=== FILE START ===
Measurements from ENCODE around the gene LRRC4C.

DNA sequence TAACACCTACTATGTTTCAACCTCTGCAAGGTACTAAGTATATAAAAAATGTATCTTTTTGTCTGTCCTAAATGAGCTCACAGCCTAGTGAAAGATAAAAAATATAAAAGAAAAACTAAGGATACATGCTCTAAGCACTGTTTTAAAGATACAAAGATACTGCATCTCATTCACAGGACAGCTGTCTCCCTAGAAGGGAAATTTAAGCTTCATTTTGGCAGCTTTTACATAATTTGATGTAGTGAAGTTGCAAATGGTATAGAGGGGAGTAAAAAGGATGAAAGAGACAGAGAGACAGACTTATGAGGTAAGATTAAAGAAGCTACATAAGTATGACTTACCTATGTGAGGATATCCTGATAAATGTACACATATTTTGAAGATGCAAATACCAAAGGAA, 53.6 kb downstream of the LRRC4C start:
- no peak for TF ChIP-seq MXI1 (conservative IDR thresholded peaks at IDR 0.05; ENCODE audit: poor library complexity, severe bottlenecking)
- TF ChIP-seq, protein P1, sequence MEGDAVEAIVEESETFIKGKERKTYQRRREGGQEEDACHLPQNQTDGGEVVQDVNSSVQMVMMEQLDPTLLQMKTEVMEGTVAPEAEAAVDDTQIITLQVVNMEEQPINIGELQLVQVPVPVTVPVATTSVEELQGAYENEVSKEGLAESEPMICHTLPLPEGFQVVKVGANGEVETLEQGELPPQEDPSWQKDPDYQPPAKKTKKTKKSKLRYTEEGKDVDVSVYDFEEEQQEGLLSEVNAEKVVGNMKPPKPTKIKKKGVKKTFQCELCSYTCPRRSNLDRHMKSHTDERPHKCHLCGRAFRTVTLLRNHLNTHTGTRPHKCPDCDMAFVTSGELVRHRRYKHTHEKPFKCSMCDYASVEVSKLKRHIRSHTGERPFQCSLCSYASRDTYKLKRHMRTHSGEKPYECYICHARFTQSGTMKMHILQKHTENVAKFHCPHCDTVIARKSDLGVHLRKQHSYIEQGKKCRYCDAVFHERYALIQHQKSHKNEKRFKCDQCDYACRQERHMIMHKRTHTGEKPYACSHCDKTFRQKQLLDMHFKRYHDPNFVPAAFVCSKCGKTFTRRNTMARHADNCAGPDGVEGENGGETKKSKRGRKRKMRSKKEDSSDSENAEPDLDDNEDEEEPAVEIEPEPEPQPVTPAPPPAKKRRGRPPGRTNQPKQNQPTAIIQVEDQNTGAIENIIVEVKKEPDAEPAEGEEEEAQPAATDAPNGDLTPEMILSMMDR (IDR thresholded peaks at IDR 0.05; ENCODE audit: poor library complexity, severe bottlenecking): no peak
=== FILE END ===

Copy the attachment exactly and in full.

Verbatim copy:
Measurements from ENCODE around the gene LRRC4C.

DNA sequence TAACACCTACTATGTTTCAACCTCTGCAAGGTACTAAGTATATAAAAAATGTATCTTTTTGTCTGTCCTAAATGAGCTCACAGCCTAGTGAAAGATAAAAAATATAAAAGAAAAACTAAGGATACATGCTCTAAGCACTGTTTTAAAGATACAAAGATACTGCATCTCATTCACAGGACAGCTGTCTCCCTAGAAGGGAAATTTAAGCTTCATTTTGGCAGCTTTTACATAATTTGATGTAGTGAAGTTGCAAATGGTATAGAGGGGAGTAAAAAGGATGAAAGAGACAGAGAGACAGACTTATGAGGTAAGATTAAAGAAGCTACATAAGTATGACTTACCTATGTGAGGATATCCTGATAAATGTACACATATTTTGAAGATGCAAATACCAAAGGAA, 53.6 kb downstream of the LRRC4C start:
- no peak for TF ChIP-seq MXI1 (conservative IDR thresholded peaks at IDR 0.05; ENCODE audit: poor library complexity, severe bottlenecking)
- TF ChIP-seq, protein P1, sequence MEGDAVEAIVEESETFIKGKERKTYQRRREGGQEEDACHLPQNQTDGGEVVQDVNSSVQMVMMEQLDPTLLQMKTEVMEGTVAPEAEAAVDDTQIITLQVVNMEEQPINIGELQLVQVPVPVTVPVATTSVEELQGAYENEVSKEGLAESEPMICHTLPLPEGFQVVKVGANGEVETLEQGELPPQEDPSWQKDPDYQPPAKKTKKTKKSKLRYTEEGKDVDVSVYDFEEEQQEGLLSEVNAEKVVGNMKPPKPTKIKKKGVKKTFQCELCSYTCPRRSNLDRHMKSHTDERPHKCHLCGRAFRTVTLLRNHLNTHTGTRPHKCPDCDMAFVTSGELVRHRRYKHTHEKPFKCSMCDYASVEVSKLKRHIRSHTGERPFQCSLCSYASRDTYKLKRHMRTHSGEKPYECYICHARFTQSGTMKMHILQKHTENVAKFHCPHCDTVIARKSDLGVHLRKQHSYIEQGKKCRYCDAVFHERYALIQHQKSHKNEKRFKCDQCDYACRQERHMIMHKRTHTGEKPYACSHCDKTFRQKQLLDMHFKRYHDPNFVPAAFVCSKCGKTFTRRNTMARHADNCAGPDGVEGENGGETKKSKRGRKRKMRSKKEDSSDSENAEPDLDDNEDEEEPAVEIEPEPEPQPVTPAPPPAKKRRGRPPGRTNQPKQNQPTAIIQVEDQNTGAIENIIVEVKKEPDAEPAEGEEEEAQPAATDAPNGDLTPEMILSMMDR (IDR thresholded peaks at IDR 0.05; ENCODE audit: poor library complexity, severe bottlenecking): no peak